Don’t Take Flushing For Grantedwebdev
From our “technological, sophisticated, debt-funded, high-standard of living” perch, we sometimes forget our humble beginnings and how simple things were, not that long ago.
My local paper, the San Juan Record prints a section called “From The Past,” which consists of snippets of articles printed in the paper from days gone by.
February 24, 1896 – “responsibility comes early in our family. Gathering cows, milking, churning [making butter by hand] with the old dash churn, washing dishes, tending babies, and other chores never ended. Our arms ached from carrying buckets of water from the nearby ditch to fill 50-gallon barrels. The water was settled with ash before we washed our clothes.”
February 24, 1936 – “LaVell Washburn, supervisor of sanitary privy projects [outhouses] in San Juan County, is to be commended. San Juan [county] has the lowest privy construction unit cost in Utah.”
Life was very different in America just a few decades ago. Farm life was the norm for more than 1/2 of Americans just two generations ago.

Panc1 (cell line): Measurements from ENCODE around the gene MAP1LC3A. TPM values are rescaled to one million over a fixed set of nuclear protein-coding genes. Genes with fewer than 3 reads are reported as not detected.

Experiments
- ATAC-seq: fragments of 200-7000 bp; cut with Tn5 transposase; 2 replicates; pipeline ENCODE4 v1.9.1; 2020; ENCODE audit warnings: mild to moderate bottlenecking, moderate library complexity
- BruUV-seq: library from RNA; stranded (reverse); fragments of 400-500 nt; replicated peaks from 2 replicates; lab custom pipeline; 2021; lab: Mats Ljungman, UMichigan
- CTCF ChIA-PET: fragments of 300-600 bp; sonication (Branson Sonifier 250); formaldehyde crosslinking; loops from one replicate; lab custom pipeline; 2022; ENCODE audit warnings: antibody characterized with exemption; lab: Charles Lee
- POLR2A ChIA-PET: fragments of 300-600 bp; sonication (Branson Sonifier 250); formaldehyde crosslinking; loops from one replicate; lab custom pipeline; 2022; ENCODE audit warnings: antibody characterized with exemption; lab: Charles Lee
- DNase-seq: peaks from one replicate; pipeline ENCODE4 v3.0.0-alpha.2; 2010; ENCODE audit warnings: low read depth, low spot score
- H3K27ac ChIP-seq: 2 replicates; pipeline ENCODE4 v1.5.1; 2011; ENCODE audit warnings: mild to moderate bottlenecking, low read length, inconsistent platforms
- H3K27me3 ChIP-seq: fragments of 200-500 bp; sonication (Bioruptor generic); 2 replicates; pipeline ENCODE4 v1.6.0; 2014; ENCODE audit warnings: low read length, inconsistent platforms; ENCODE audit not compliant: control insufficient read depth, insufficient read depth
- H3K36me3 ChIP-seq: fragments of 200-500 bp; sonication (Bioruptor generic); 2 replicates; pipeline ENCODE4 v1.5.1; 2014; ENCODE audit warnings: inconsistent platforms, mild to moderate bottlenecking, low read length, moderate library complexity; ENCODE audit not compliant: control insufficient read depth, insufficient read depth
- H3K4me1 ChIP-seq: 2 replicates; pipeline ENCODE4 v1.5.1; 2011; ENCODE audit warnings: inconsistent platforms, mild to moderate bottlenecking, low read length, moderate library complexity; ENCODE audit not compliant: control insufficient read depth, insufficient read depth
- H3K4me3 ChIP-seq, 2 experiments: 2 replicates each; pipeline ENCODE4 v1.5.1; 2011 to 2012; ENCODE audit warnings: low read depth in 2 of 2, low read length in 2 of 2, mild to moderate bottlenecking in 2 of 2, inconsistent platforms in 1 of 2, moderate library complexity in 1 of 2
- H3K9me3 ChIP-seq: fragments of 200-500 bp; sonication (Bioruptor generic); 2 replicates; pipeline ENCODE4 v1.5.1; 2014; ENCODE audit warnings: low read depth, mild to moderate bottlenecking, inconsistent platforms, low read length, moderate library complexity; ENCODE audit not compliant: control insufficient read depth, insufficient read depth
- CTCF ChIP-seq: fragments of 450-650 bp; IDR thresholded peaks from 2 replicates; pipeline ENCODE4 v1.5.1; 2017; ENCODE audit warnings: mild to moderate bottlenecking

I grew up on a farm from the age of 11 to 17. My early life was not that much different than the 1896 quote above.
For example, Americans did not have widespread indoor plumbing until the 1940’s.
In fact, there were still as many as 700,000 homes in America without indoor plumbing in 1990.
Even today, there are 1.6 million Americans without access to what we would call, normal sanitary conditions.
Today we feel like we are some much more advanced that even our grandparents…but here’s the secret — even without the indoor bathroom, our grandparents and great grandparents actually owned their homes and farms.
If you and I had to live in or on what we actually owned outright, what would our standard of living be?
Even without indoor plumbing the “Great Generation” (our grand parents and great grandparents) lived through the Great Depression and won the most terrible war in history.
Put in their shoes, could we do as well?
Just some food for thought.